- Clinical science
(IDA) is the most common form of anemia worldwide and can be due to inadequate intake, decreased absorption (e.g., atrophic gastritis, inflammatory bowel disease), increased demand (e.g., during pregnancy), or increased loss (e.g., gastrointestinal bleeding, menorrhagia) of iron. Prolonged deficiency depletes the iron stores in the body, resulting in decreased erythropoiesis and anemia. Symptoms are nonspecific and include fatigue, pallor, lethargy, hair loss, brittle nails, and pica. Diagnostic lab values include low hemoglobin, microcytic, hypochromic red blood cells on peripheral smear, and low ferritin and iron levels. Once diagnosed, the underlying cause should be determined. Patients at risk for underlying gastrointestinal malignancy should also undergo a colonoscopy. Iron deficiency anemia is treated with oral (most common) or parenteral iron supplementation. Severe anemia or those with concomitant cardiac conditions may also require blood transfusions. The underlying cause of IDA should also be corrected.
- Most common form of anemia worldwide 
- ∼ 3% of the general population in the United States is affected 
- Ethnic variations: African-American and Mexican-American populations in the US are at increased risk.
Prevalence highest in:
- Children ages 0–5 years
- Young women of child-bearing age (due to menstrual blood loss)
- Pregnant women
Epidemiological data refers to the US, unless otherwise specified.
The most common causes of IDA can be divided by age groups and pathophysiologic mechanisms.
Based on age 
- Exclusive intake of nonfortified cow's milk
- Exclusive breastfeeding after 6 months of age 
- Adolescence: menarche/menstruation
- Adults (20–50 years)
- Adults > 50 years:
Based on underlying mechanism 
- Meckel diverticulum
- Dialysis-dependent renal failure
- Frequent blood donation♂: > 3 times per year; ♀: > 2 times per year
Decreased iron intake
- Chronic undernutrition
- Cereal-based diet
- Strict vegan diet 
- Decreased iron absorption
- Increased demand
- Signs and symptoms of anemia
- Brittle nails, koilonychia; , hair loss
- Pica, dysphagia
- Angular cheilitis: inflammation and fissuring of the corners of the mouth
- Atrophic glossitis: erythematous, edematous, painful tongue with loss of tongue papillae (smooth, bald appearance)
- IDA may also manifest as Plummer-Vinson syndrome (PVS): triad of postcricoid dysphagia, upper esophageal webs, and iron deficiency anemia
- Diagnosis of IDA requires the presence of anemia (low hemoglobin; or hematocrit) and evidence of low iron stores (usually determined by serum ferritin and iron levels).
- Typically manifests as microcytic, hypochromic anemia with anisocytosis, low serum ferritin, and low serum iron levels
- Complete blood count with differential
↓ Hemoglobin: anemia is typically defined as a hemoglobin level less than 2 standard deviations below normal (for age and sex) 
- ♂: < 14 g/dL
- ♀: < 12 g/dL
- ↓ Hematocrit
- RBC: initially normal; decreased (with prolonged deficiency)
- ↓ Mean corpuscular volume: microcytic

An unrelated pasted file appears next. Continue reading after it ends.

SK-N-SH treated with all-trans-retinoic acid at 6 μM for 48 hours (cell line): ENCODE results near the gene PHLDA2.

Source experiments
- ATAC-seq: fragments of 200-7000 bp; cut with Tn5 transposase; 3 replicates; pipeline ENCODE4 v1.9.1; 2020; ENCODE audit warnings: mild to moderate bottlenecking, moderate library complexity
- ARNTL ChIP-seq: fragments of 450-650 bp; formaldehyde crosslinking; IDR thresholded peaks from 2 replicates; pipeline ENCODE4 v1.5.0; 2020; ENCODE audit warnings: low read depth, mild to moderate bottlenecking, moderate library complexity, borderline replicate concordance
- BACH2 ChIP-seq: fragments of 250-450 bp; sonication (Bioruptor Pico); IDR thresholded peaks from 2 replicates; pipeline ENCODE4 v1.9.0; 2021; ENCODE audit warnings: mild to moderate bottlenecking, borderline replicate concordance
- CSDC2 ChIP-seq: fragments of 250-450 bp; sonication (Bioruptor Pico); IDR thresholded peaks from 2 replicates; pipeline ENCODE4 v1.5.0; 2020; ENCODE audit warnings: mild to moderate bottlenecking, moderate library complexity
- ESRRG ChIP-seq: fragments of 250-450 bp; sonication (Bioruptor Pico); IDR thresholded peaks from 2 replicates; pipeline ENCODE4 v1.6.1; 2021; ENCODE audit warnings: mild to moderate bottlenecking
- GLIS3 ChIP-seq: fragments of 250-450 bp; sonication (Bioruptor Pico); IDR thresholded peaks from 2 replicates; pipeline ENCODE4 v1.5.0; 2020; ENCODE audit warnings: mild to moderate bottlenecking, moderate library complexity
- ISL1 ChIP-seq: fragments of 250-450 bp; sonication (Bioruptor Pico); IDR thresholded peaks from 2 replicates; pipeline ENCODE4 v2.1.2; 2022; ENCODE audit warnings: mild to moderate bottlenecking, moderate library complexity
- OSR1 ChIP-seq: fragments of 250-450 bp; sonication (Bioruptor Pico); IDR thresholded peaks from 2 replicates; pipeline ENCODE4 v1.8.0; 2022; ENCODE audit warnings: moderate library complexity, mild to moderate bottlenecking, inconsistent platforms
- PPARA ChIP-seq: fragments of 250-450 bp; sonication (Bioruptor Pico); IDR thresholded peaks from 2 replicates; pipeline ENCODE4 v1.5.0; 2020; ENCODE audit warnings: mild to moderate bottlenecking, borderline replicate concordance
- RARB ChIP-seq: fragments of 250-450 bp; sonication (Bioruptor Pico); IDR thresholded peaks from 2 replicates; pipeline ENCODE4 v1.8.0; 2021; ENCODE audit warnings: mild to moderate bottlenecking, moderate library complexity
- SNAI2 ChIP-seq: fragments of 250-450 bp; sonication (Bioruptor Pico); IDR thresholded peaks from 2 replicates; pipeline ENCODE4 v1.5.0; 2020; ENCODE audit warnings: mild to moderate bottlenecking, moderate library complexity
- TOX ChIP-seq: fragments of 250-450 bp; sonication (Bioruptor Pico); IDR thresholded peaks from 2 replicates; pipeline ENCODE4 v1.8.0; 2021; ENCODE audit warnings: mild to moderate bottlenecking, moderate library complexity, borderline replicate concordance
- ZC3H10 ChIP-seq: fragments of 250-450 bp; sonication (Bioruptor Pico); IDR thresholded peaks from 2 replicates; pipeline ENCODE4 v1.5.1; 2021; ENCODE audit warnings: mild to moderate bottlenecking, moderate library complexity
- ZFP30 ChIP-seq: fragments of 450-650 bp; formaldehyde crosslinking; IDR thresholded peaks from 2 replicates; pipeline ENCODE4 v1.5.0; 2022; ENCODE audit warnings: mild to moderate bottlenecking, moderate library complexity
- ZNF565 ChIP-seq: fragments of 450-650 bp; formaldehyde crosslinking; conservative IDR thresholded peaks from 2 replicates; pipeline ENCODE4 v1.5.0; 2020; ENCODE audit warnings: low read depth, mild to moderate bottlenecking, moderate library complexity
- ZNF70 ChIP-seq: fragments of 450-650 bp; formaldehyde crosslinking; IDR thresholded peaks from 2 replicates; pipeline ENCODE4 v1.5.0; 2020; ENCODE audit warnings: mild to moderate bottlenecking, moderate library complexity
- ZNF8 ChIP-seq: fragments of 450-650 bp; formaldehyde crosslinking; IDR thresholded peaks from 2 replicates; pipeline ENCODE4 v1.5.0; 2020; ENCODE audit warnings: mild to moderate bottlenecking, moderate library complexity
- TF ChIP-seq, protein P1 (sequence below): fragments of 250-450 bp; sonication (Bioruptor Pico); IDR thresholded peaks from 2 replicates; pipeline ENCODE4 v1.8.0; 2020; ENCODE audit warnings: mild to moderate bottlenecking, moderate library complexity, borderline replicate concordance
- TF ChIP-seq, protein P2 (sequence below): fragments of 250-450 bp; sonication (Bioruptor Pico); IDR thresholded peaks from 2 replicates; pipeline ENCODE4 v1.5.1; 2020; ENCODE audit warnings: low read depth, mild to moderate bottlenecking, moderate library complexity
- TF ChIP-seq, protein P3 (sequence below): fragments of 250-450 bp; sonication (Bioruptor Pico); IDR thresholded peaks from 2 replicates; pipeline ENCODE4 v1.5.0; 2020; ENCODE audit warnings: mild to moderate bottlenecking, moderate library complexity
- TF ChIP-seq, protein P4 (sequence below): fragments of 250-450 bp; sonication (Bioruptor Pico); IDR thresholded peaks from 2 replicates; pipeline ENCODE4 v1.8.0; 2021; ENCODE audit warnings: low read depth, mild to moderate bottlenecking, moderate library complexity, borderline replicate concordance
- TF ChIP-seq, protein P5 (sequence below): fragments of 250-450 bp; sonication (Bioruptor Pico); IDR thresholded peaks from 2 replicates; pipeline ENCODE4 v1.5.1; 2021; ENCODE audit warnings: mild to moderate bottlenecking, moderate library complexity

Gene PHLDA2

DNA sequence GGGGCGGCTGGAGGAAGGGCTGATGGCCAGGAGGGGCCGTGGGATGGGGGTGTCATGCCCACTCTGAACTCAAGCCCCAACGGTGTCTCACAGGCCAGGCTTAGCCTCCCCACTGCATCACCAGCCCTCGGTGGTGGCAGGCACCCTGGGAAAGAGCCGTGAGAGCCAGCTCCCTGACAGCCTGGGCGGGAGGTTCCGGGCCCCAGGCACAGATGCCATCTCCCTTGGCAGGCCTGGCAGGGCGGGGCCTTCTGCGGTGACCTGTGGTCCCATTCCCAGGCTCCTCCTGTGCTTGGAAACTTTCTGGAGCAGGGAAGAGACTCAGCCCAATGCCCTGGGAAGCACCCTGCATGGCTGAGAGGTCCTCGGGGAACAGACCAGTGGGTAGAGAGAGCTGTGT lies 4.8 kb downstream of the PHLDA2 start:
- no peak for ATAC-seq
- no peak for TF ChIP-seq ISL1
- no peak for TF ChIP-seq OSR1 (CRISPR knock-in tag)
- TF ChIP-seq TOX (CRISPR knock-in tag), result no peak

- ↓ Mean corpuscular hemoglobin: hypochromic
- Normal or ↓ reticulocyte count
- ↑ : differentiates IDA from anemia of chronic disease and thalassemia trait (where the RDW is usually normal)
- ↓ Hemoglobin: anemia is typically defined as a hemoglobin level less than 2 standard deviations below normal (for age and sex) 
- Iron studies
Peripheral blood smear:
- Increased zone of central pallor
- Bone marrow biopsy: (rarely indicated): in patients with suspected IDA and nondiagnostic iron studies, low bone marrow iron is diagnostic of IDA
Evaluation for underlying cause 
Occult gastrointestinal bleeding
- Recommended for:
- Initial workup
- If no risk factors (e.g., advanced age) for occult GI bleeding → consider treat empirically with oral iron and monitor for response
- Evaluation for menorrhagia, , , , etc.
- See .
- Examination of stool for ova and parasites if concern for Ancylostoma duodenale, Necator americanus (e.g., patient from a developing country, eosinophilia on CBC )
- Repeat stool tests may be necessary since egg laying may be delayed.
- Note that hookworms can also cause a positive stool occult blood test.
- Dietary modifications
Oral iron therapy:
- Indicated in all patients with IDA (if tolerated)
- Should initially be administered for 3–6 months 
- Adverse effects: gastrointestinal discomfort, nausea, constipation, black discoloration of stool
- Available forms (ferrous preparations): ferrous sulfate, ferrous fumarate, and ferrous gluconate
- Absorption may be enhanced by simultaneous consumption of vitamin C (e.g., with lime juice).
- Foods (e.g., tea, cereals) and drugs (e.g., calcium, antacids, PPIs; ) that decrease intestinal absorption of iron should be avoided.
Parenteral iron therapy
- Indicated in
- Available forms (ferric preparations): iron dextran; , sodium ferric gluconate, and iron sucrose
- Adverse effects:
- Blood transfusion
- Treat the underlying disease (e.g., antihelminthics for hookworm, OCPs for menorrhagia)
- Response to treatment: Clinical symptoms rapidly improve; Hb should rise by 1 g/dL every 2–3 weeks.
- Monitoring: Check Hb and reticulocyte level 2 weeks after oral therapy or 4 weeks after parenteral therapy.
See "Diagnostics" in for more information.
- Normocytic anemia
- (esp. in children)
- co-exist with IDA) (may
|Iron deficiency anemia||Anemia of chronic disease|
|Ferritin||↓||Normal to ↑|
|Iron||↓||normal to ↓|
|Transferrin saturation||↓||Normal to slightly ↓|
The differential diagnoses listed here are not exhaustive.
- Etiology: increased iron requirements
- Increased risk of adverse pregnancy outcomes
- Impaired fetal neurodevelopment
- Treatment: oral iron supplementation (see “Treatment” above)